This article contains spoilers for Tore season 1.
When it comes to LGBTQ+ representation, just seeing queer people on a TV screen is no longer sufficient for young people who are looking for answers. The way different shows depict the non-straight experience feels more vital than it did even 10 years ago due to an influx of streaming options and the variety of places and people the shows originate from. In the past, it often felt like LGBTQ+ characters received demeaning story arcs, such as being resigned to the villain role or being abruptly killed off in genres such as horror or crime dramas. This created a yearning for a delineated utopia of gay life, and Netflix’s Heartstopper thoroughly fulfilled that prototype.
The adaptation of Alice Osman’s graphic novels is a sugar rush, a righting of all the wrongs queer people have undergone both through media and in the real world. And while the show broke viewership records in its first two seasons for LGBTQ+ programming, the romanticizing of homoerotic teenage fervor might never come to fruition off the screen. Gay folks sometimes feel dejected watching a fantastical imagining of queer life, instead hungering for a show that gets gruff and edgy with the debilitating materialities of being part of the community.
Netflix’s newest Swedish import, Tore, defects from the candy-coated planet of soft “hi’s” and pastel animations in Heartstopper, engaging in a grim, tragic, and sometimes darkly comedic look at a gay man who doesn’t get a happily ever after. Created by and starring a relatively unknown William Spetz, Tore is a one-man ensemble, a character study with an unflinching desire to peel back every layer on a 27-year-old gay man who has experienced very little excitement in his quarter-century of life.
Tore is a lonely funeral home worker who lives with his father, Bosse (Peter Haber), and hangs out with his dog and best friend, Linn (Sanna Sundqvist). His father encourages him to step out of his comfort zone and leave the nest, something Tore doesn’t take kindly to. He wants to meander through daily life with the security blanket of his childhood abode and his patriarchal figurehead, but detours in life often come fast and furiously. Bosse gets hit by a truck on the same morning as this conversation takes place, and Tore’s reaction to his loving dad’s demise is, for lack of a better word, abhorrent. He doesn’t cry, get watery-eyed, or even react in the slightest to what happens. Instead, Tore goes on with his day and blocks out the trauma.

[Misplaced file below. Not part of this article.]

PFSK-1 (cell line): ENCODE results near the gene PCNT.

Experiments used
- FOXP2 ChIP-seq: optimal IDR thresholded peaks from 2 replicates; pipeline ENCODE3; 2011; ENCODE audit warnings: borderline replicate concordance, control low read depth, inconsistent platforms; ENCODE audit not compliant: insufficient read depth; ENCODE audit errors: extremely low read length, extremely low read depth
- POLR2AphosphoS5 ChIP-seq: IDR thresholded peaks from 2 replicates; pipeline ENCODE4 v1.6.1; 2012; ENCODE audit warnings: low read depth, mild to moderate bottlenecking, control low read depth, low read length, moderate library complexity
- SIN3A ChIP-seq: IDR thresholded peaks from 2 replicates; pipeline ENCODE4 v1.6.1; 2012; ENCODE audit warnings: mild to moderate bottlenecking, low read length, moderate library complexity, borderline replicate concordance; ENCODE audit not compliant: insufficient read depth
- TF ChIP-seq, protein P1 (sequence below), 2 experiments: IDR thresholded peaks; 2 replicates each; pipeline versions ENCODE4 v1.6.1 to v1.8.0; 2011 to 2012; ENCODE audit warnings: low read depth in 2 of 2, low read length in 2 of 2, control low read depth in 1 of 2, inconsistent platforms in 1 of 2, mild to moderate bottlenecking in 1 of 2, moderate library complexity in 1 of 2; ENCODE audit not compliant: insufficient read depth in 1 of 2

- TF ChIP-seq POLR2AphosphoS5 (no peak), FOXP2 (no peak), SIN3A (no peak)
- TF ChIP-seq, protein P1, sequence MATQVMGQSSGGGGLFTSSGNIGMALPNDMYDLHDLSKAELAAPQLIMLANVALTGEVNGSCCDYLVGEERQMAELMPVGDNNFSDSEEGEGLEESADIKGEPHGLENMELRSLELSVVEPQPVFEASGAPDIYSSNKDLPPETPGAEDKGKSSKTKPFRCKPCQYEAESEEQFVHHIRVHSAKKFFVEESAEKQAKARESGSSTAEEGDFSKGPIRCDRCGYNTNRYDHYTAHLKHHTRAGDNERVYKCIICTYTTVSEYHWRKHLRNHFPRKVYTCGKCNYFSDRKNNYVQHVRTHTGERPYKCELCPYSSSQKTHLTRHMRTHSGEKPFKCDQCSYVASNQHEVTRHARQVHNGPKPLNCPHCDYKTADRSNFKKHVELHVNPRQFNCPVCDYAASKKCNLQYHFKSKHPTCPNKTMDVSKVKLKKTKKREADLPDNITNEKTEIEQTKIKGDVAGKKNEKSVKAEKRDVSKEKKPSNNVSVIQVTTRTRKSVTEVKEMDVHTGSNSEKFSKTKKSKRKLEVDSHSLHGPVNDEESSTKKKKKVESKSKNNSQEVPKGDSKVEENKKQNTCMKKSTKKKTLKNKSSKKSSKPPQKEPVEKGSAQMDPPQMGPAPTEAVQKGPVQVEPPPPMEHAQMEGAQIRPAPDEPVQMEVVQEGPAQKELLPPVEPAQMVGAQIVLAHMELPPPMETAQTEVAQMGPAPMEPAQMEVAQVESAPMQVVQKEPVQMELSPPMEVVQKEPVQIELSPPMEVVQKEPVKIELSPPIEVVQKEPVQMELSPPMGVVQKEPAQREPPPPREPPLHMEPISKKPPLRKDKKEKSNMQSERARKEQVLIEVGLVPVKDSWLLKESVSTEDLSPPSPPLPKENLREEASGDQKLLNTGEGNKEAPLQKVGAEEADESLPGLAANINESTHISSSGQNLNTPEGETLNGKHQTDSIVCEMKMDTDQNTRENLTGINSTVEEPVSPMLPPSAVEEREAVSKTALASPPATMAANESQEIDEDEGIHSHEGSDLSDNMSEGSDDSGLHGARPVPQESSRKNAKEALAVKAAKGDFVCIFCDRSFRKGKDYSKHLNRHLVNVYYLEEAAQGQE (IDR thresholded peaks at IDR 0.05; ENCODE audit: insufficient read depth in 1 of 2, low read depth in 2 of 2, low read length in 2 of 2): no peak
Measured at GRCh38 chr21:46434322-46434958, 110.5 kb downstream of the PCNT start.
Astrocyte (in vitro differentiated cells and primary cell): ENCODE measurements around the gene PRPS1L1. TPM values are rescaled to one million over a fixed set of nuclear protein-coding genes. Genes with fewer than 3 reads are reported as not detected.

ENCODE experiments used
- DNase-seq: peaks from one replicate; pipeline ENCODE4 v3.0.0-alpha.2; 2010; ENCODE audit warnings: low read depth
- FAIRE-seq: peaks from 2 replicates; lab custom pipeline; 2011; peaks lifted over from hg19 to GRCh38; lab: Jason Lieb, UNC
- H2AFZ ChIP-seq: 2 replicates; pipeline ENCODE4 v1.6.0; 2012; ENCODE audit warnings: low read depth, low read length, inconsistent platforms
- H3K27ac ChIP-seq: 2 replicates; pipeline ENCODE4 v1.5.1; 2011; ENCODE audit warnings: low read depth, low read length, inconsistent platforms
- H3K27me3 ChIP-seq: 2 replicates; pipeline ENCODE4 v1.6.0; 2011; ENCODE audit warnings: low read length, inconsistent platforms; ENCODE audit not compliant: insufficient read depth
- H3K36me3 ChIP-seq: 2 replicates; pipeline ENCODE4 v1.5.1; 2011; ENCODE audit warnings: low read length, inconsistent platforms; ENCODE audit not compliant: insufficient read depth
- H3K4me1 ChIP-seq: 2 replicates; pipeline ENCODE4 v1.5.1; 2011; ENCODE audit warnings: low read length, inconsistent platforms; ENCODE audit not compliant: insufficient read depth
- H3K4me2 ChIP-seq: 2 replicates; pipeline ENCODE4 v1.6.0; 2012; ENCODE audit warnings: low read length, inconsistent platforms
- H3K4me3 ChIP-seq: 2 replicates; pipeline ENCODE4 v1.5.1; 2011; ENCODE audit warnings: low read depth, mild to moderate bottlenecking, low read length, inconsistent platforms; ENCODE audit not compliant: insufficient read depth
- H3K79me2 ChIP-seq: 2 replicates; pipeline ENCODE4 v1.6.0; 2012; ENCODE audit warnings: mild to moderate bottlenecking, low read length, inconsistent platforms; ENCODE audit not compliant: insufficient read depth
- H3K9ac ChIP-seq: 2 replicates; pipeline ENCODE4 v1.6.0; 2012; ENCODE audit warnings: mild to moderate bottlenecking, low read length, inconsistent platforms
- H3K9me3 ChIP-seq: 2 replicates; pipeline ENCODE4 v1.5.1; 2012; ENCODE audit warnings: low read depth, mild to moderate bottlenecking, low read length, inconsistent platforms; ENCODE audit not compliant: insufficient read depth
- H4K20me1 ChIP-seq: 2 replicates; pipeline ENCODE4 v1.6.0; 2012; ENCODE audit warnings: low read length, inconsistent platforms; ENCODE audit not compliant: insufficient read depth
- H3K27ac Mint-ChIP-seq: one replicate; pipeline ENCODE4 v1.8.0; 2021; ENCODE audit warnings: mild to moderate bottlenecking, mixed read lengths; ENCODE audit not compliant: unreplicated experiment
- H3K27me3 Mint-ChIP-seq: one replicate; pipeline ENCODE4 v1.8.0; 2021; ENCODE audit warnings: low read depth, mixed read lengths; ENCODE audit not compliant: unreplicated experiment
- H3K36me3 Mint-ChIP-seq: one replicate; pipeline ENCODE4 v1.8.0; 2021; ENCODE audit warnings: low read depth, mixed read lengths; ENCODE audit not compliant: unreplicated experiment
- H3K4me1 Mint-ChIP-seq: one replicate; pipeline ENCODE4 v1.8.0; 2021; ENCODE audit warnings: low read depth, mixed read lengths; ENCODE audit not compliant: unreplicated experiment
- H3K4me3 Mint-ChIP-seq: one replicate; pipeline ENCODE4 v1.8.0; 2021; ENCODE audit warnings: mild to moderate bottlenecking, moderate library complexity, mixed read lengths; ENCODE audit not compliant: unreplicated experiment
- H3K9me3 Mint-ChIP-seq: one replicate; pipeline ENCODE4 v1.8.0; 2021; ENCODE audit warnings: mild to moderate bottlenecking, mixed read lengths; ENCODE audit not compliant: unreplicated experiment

The reaction of Tore to this triggering event sets up the series’ crux perfectly. He isolates himself from Linn and his pup, even selling the labrador to a complete stranger by the middle of the six episodes. He puts on a thick mask that is held up by negative influences and stimulants such as drug-binged parties and sex-crazed randos on dating apps. He resents the life he was living before, but his attempts to apostatize from the mundane and the unfulfilling in the aftermath of his father’s death manifest in dark, morbid manners.